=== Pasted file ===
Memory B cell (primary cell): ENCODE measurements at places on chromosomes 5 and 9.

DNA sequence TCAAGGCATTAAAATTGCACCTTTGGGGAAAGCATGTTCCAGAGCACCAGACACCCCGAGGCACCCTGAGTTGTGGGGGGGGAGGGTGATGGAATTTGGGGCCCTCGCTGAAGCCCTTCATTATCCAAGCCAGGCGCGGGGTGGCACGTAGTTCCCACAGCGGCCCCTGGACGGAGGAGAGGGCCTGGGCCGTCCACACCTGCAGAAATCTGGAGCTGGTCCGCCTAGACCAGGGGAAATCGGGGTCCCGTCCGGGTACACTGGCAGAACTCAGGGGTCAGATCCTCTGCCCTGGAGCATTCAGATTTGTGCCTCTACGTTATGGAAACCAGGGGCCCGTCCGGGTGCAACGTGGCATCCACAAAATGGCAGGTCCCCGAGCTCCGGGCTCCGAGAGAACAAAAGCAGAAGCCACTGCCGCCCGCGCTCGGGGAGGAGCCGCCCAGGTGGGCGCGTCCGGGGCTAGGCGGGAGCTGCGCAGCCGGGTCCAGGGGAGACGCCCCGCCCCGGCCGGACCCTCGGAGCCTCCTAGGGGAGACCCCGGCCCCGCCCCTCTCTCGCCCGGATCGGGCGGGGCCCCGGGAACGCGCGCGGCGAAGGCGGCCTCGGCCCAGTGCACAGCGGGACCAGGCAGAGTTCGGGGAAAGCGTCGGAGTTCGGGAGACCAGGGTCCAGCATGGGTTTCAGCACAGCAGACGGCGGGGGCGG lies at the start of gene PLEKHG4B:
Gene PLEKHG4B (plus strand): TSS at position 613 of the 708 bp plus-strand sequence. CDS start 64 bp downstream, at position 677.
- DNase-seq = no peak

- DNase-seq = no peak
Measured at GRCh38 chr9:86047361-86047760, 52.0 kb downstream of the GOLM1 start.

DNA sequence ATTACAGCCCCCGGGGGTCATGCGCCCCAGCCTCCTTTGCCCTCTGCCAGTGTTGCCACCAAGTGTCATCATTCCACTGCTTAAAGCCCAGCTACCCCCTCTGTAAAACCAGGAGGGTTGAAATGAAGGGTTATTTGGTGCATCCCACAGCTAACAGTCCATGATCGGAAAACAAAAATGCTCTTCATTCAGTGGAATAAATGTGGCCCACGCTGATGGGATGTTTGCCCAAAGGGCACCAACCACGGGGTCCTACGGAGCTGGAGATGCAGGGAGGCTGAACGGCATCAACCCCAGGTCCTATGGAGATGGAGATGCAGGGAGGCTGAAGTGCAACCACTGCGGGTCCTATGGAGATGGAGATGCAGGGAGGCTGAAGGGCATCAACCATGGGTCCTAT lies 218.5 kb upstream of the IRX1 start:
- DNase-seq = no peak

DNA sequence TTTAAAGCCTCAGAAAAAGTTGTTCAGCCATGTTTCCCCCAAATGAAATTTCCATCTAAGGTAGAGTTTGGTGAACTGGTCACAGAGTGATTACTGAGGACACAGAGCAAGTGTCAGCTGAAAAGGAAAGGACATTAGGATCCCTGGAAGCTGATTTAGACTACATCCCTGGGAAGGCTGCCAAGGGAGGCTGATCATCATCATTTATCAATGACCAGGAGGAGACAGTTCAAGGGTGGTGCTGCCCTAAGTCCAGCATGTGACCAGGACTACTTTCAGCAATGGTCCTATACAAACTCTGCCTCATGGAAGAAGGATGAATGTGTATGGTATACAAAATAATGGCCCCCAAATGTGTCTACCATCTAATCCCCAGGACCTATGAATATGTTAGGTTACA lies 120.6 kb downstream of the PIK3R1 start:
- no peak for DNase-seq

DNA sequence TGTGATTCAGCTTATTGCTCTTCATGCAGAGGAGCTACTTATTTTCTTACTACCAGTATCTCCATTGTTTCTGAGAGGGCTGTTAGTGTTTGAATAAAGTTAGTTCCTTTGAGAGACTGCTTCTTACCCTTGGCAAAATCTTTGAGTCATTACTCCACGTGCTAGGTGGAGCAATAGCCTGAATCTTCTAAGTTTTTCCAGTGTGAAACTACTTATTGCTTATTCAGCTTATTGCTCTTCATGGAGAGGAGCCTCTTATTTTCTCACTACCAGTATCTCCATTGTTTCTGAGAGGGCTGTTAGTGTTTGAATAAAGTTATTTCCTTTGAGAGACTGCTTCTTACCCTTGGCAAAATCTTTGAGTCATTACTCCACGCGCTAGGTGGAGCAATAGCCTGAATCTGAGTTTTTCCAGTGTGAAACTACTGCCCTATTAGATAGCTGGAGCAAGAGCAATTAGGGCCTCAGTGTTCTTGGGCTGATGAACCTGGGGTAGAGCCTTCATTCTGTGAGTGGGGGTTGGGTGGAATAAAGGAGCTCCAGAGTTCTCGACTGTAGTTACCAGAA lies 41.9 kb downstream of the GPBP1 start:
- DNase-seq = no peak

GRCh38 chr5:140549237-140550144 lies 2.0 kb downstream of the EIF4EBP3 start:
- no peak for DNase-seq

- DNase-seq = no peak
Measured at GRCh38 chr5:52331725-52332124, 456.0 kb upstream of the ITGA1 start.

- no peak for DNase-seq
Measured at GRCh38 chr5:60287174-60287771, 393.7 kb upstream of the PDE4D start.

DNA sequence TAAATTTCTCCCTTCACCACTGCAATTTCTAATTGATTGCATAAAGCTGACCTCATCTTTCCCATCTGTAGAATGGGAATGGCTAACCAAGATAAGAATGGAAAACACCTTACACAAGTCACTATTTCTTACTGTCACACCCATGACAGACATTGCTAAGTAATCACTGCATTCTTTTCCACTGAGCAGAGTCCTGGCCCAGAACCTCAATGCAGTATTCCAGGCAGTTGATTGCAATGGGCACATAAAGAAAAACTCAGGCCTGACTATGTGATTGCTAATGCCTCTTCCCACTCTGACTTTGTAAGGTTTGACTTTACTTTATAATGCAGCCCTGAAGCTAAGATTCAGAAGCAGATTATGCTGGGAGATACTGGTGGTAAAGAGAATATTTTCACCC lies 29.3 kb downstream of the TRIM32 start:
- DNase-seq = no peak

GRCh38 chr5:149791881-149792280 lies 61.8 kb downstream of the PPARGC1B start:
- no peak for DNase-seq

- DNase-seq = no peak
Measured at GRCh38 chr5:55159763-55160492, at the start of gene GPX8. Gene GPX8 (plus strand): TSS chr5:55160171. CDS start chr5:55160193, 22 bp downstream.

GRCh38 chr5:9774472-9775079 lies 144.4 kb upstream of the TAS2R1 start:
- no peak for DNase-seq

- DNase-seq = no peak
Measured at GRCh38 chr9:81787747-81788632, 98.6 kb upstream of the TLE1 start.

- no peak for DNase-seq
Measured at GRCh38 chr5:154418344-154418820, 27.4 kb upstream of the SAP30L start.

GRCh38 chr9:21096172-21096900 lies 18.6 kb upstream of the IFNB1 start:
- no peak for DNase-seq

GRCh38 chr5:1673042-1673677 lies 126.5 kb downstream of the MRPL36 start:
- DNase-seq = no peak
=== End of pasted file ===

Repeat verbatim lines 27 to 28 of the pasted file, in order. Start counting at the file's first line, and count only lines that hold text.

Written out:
- DNase-seq = no peak
Measured at GRCh38 chr9:81787747-81788632, 98.6 kb upstream of the TLE1 start.